Our hero is the Antichrist. (His name's Danny.) He's got a steady girlfriend, but he's shagging Joan of Arc on the side even though he knows he shouldn't. His best friend is Jesus Christ, who got brain damage after being beaten by policemen in Los Angeles. Also, Dad might be trying to bring about the apocalypse, as per the Book of Revelation.
Danny's other friend is a talking rabbit called Jimmy.
Disrespectful? Well, yeah. It's like next-stage Preacher. The Roman Catholic church and especially Pope Jacko get off even worse than you're thinking. Our heroes go on an afterlife road trip. God's appearance made me laugh out loud, even though it was what I'd been expecting and arguably inevitable.
I'm not sure about Burrows's art. He's impressively meticulous and I think he did magnificent, beautifully researched work on Alan Moore's Providence, but I sometimes wonder if he's not trapped by his own realism. He makes Hell look boring. It's as if the set designers ran out of budget or something. He draws all the horrible things Ennis describes, yes... but against an empty background of red plains and sky. What's more, this graphic collection's dedicated to Massimo Belardinelli, an artist who was probably the ultimate anti-Burrows and whose portrayal of Hell would have probably had you questioning your sanity.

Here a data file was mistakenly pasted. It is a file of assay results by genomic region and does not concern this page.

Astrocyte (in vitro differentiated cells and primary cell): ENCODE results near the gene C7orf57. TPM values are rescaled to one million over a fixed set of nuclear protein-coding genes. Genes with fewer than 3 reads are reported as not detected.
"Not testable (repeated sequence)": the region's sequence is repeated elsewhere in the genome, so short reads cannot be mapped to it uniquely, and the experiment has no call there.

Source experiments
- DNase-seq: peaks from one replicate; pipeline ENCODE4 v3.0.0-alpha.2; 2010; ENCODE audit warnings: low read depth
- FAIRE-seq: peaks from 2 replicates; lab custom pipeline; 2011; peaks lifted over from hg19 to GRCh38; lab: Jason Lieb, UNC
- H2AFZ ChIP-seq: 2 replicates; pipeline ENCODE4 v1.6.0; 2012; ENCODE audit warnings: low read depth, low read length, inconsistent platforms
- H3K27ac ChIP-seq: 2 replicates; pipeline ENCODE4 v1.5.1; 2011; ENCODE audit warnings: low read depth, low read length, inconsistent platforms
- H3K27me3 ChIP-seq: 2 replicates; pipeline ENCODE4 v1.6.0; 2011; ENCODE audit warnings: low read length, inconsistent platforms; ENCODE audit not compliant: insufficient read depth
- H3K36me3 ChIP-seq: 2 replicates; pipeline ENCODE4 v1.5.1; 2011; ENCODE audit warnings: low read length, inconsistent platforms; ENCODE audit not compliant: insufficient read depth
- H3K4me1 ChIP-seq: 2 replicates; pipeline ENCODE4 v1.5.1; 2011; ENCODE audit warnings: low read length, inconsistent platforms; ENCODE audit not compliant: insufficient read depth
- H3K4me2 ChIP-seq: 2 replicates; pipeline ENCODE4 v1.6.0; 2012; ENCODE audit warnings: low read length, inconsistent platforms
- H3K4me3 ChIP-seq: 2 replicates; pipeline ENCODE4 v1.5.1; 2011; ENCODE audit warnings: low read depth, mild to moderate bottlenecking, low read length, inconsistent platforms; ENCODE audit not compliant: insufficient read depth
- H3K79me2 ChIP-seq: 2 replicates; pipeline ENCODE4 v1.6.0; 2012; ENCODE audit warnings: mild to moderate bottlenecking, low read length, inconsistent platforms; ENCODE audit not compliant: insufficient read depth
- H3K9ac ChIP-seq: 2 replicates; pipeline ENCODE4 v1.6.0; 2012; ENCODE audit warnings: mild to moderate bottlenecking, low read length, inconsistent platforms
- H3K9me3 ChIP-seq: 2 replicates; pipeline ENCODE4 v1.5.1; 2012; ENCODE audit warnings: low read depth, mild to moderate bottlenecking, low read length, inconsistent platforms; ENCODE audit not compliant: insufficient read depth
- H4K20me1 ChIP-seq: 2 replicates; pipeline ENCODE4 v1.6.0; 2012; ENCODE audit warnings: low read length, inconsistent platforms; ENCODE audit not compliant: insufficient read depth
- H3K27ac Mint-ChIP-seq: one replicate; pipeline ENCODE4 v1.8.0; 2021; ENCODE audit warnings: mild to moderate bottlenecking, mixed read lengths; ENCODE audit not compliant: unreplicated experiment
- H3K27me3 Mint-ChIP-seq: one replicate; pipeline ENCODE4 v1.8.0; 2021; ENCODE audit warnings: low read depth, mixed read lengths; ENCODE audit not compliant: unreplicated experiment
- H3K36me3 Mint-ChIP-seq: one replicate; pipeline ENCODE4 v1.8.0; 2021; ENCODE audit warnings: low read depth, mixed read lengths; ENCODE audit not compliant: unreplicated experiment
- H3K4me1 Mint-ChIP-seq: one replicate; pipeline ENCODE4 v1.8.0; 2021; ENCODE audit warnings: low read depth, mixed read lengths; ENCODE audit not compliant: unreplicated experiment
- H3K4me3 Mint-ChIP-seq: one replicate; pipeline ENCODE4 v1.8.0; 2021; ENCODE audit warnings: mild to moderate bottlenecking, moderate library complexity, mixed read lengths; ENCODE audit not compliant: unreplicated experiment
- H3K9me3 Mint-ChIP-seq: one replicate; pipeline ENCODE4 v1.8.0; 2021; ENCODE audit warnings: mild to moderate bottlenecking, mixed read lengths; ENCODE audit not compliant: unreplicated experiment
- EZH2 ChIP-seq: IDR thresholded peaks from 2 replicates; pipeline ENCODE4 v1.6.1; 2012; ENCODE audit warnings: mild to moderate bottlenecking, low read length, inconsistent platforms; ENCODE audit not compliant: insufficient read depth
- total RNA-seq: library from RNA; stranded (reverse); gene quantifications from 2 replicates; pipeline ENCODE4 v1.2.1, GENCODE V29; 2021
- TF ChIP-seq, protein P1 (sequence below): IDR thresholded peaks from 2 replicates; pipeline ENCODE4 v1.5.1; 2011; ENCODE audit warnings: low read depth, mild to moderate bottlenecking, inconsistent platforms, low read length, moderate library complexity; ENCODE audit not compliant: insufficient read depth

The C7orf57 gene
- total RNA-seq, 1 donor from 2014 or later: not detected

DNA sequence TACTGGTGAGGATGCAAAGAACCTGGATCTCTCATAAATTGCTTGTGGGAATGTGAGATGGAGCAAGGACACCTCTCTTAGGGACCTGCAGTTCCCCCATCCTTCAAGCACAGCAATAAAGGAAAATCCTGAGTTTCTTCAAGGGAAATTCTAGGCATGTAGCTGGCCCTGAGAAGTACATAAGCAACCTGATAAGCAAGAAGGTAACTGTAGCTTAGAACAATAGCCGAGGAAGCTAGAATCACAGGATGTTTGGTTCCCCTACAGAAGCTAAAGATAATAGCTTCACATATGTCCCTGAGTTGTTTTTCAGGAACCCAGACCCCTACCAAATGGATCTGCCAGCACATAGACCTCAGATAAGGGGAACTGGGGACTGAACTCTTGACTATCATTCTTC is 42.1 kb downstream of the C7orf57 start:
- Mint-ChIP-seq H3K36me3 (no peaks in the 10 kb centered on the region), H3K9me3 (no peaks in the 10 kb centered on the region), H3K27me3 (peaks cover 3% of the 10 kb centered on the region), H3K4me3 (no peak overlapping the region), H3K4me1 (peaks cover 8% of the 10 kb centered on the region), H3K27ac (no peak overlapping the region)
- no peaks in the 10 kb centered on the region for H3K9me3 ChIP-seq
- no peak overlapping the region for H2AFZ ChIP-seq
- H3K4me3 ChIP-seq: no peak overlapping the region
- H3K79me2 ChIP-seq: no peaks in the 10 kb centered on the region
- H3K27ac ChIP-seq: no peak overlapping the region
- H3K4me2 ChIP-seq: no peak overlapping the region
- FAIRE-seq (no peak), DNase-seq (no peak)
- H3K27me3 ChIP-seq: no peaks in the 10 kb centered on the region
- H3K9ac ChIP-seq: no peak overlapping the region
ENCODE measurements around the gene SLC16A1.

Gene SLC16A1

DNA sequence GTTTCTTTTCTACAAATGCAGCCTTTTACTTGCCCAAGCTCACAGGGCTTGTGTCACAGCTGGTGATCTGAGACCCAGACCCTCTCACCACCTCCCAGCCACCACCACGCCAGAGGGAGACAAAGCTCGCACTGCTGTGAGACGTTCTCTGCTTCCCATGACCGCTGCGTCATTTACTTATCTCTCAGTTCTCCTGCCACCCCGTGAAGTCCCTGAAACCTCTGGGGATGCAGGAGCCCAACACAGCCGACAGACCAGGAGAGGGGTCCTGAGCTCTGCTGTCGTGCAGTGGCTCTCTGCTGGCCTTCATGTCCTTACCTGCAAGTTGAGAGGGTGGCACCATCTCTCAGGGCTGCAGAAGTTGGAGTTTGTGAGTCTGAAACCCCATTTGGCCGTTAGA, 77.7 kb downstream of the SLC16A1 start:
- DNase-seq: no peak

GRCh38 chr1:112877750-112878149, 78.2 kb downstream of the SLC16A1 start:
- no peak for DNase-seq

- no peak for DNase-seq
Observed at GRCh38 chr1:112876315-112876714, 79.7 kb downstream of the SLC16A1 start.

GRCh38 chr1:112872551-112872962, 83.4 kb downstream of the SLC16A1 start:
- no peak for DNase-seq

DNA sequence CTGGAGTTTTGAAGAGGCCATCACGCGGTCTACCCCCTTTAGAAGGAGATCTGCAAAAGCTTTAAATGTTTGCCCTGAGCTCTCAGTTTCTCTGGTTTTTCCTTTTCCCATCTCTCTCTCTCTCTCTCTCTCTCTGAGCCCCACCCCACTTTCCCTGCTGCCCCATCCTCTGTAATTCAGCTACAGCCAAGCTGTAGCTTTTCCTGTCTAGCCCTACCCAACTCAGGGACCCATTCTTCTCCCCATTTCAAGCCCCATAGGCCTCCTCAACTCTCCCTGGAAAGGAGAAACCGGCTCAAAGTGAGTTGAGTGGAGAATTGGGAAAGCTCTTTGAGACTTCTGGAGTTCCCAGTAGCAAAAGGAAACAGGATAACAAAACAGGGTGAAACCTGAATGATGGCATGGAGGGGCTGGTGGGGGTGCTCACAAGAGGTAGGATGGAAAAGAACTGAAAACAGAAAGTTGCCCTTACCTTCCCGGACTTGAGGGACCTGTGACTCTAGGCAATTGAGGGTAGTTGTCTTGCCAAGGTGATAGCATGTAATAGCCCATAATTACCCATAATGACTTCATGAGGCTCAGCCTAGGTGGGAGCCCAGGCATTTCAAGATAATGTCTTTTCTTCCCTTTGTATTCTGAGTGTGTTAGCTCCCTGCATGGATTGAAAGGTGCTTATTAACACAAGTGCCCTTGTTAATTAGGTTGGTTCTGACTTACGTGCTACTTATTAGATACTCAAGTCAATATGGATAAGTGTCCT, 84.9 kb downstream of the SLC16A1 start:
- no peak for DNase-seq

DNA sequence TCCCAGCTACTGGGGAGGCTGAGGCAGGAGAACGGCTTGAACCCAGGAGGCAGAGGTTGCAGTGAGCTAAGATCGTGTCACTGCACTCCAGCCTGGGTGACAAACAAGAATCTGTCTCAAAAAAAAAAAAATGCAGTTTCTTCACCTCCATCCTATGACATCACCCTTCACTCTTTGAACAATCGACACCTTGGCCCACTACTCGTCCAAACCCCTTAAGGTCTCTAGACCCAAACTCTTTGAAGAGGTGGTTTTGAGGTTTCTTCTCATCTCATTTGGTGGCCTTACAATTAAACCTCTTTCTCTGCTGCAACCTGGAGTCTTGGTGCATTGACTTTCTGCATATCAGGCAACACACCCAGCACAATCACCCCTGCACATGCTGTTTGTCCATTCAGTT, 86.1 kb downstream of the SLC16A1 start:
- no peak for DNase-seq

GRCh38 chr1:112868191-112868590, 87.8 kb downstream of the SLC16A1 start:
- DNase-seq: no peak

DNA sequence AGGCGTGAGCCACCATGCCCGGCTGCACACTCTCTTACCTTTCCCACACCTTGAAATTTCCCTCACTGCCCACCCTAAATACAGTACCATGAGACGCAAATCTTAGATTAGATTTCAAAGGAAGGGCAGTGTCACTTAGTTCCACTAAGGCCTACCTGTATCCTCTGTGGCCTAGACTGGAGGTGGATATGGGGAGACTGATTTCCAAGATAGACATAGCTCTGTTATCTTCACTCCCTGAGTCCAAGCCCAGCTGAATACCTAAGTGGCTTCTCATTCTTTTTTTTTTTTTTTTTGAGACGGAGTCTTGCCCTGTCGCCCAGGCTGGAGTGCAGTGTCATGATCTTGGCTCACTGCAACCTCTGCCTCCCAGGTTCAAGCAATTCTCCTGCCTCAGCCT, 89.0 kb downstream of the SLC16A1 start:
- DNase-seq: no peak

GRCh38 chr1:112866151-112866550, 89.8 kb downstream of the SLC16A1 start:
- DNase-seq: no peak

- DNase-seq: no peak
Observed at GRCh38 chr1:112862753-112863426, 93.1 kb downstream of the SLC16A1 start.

It's a laugh. It's rude about Christianity, obviously, among many other things. Star Wars prequels/fans, the religious right, you name it. Danny's a media mogul who runs his own TV channel and appears on discussion shows. Anyway, there's more Wormwood after this (a 2007 one-shot called The Last Enemy and a 2009 six-part series called The Last Battle) and I'll be happily buying those too.